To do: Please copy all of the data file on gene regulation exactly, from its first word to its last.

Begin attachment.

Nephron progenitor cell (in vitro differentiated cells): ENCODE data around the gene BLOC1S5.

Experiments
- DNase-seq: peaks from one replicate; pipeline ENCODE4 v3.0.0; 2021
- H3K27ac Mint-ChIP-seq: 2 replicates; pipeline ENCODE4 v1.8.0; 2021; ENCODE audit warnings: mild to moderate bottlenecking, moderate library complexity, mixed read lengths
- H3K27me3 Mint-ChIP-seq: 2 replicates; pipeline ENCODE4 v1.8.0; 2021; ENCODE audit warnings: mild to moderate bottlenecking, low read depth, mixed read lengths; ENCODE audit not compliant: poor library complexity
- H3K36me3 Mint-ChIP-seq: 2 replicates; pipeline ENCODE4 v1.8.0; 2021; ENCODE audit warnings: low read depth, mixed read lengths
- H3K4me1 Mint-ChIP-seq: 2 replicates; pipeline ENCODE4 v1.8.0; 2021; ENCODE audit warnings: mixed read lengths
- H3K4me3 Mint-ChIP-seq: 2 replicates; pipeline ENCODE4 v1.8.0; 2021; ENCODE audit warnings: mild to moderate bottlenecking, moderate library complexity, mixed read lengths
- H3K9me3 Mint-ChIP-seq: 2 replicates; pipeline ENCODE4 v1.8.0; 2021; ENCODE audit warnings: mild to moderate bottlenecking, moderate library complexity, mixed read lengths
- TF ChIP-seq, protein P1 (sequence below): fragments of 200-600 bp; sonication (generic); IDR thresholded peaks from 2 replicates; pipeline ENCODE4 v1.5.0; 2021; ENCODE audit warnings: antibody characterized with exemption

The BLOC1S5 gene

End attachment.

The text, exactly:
Nephron progenitor cell (in vitro differentiated cells): ENCODE data around the gene BLOC1S5.

Experiments
- DNase-seq: peaks from one replicate; pipeline ENCODE4 v3.0.0; 2021
- H3K27ac Mint-ChIP-seq: 2 replicates; pipeline ENCODE4 v1.8.0; 2021; ENCODE audit warnings: mild to moderate bottlenecking, moderate library complexity, mixed read lengths
- H3K27me3 Mint-ChIP-seq: 2 replicates; pipeline ENCODE4 v1.8.0; 2021; ENCODE audit warnings: mild to moderate bottlenecking, low read depth, mixed read lengths; ENCODE audit not compliant: poor library complexity
- H3K36me3 Mint-ChIP-seq: 2 replicates; pipeline ENCODE4 v1.8.0; 2021; ENCODE audit warnings: low read depth, mixed read lengths
- H3K4me1 Mint-ChIP-seq: 2 replicates; pipeline ENCODE4 v1.8.0; 2021; ENCODE audit warnings: mixed read lengths
- H3K4me3 Mint-ChIP-seq: 2 replicates; pipeline ENCODE4 v1.8.0; 2021; ENCODE audit warnings: mild to moderate bottlenecking, moderate library complexity, mixed read lengths
- H3K9me3 Mint-ChIP-seq: 2 replicates; pipeline ENCODE4 v1.8.0; 2021; ENCODE audit warnings: mild to moderate bottlenecking, moderate library complexity, mixed read lengths
- TF ChIP-seq, protein P1 (sequence below): fragments of 200-600 bp; sonication (generic); IDR thresholded peaks from 2 replicates; pipeline ENCODE4 v1.5.0; 2021; ENCODE audit warnings: antibody characterized with exemption

The BLOC1S5 gene